there's a lot of evidence that indicates humans are biologically wired to partner up for about four years, or as long as it takes to produce and raise a child to the point where it can walk around and do things for itself, and then we're ready to move on. looking back at my two serious relationships, that timeline pretty well holds up.

i understand there are many people who find partnering up for life to be desirable and completely comfortable -- those people should definitely do it. the rest of us probably should not, because it makes for a lot of heartache.

here's my real issue with it though, and most people will agree: maintaining a long-term relationship is hard work. and i don't want to work hard on that. you know what's hard? all of life. school is hard, work is hard, families can be hard. keeping yourself physically and emotionally healthy is hard. money can be hard, caring about what's going on in the world is really hard. doing your taxes, taking your car to the shop, chores, and all the unexpected shit life throws at you is hard. i don't want the thing that's supposed to make that all easier to handle to also be hard.

and you know what i've found? this lifestyle really works for me. being alone can be lonely at times, but it can also be tremendously relaxing. it allows me to spend time the way i want to spend time, and it allows me to care for other people better. and it can mean that people leave my life when they want to, but i can deal with that better than i can deal with one of us staying when we don't want to. and you know, the important ones tend to stick around anyway.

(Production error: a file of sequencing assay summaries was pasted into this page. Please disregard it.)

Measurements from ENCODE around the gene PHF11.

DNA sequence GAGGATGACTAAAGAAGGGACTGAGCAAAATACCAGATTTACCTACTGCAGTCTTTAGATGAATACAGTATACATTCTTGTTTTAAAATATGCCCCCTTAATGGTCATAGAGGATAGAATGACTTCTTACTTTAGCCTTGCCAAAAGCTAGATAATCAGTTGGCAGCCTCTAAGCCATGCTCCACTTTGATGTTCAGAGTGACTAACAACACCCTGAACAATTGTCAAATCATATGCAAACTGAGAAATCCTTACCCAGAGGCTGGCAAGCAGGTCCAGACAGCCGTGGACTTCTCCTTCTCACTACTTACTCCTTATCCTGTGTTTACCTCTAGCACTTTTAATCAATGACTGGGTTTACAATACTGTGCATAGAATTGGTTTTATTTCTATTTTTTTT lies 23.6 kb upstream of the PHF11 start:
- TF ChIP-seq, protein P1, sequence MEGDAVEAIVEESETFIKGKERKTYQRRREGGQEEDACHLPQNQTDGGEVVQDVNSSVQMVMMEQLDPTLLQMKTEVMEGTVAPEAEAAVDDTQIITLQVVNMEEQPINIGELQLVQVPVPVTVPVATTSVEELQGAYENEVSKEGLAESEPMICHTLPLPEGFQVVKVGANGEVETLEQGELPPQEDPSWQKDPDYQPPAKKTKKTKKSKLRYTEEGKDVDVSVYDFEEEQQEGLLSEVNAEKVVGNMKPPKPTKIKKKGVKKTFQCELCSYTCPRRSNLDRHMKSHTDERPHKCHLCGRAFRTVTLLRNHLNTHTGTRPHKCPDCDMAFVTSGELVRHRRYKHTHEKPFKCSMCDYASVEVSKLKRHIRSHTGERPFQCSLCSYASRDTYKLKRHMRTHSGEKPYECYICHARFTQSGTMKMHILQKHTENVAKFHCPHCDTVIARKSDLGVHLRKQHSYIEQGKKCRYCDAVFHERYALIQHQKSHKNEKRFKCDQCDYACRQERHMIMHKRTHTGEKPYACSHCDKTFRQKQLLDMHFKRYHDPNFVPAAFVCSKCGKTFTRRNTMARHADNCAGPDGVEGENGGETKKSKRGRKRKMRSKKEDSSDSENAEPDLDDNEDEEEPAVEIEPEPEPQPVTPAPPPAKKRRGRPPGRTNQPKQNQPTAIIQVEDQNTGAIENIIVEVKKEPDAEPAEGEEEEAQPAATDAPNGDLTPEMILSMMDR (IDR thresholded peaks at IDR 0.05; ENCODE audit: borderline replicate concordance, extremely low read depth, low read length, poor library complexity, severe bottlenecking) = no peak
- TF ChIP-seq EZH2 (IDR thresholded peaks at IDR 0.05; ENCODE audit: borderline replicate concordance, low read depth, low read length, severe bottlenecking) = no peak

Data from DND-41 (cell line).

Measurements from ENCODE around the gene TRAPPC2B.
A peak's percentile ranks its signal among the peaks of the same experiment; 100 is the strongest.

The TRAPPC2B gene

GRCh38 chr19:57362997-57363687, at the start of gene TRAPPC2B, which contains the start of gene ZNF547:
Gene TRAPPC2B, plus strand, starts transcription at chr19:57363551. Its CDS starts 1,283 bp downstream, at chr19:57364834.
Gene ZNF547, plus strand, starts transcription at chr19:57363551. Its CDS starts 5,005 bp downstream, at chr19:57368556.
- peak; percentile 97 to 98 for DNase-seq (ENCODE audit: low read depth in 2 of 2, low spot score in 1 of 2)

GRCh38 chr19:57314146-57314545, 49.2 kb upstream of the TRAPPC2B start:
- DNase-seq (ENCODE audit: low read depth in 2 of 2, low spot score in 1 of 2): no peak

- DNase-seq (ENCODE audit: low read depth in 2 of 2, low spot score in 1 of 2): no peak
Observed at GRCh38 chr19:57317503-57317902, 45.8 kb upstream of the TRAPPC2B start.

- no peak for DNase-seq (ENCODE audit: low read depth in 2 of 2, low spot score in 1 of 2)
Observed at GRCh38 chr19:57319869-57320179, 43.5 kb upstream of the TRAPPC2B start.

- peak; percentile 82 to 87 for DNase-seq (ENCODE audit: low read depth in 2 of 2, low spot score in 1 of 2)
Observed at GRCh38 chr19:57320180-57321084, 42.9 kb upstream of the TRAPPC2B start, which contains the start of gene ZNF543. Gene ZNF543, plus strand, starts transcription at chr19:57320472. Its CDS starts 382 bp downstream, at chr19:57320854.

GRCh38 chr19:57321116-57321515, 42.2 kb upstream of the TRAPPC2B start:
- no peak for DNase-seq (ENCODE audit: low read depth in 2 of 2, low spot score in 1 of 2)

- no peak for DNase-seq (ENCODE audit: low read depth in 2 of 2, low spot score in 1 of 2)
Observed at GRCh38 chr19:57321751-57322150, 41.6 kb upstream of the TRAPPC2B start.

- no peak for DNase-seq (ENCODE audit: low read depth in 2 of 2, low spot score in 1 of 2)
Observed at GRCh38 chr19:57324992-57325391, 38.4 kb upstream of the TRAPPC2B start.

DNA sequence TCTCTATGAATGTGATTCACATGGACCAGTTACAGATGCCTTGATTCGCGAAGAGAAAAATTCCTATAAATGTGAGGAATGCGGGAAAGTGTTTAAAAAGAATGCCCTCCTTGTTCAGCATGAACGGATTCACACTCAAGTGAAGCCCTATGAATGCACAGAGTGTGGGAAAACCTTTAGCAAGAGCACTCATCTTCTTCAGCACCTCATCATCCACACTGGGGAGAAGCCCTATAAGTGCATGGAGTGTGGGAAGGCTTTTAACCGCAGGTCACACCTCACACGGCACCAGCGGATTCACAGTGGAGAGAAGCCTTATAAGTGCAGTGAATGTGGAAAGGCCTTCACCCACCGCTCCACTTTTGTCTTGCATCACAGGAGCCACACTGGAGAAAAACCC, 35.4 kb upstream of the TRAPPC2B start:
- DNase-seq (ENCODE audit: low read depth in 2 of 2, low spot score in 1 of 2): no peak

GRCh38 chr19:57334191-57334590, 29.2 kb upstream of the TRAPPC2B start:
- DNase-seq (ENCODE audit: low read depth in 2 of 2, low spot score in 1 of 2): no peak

the reason i'm writing this is in case anyone out there feels like me, and like me has spent a great deal of time feeling guilty for the way we're wired -- feeling like a failure at the thing we're supposed to do. i let go of that idea a couple years ago and decided to live with integrity -- being honest about and true to who i think i am. my life has gotten so much simpler, and is actually filled with wonderful, meaningful relationships. they look different, and they change easily, and they might not even have all the pieces i'd like all at once, but i've never felt so ok.

Jul 6, 2016

baby's first video!

(where baby = me. me's first video.)

for my new job i get to learn how to shoot and edit videos! this is my first attempt. i would say the shooting needs a LOT of work, but i did a good job putting bits together and replacing all my chuckles with bird sounds! of course none of this would be possible without professional stone skipper and subject-matter expert, tony green.

go team!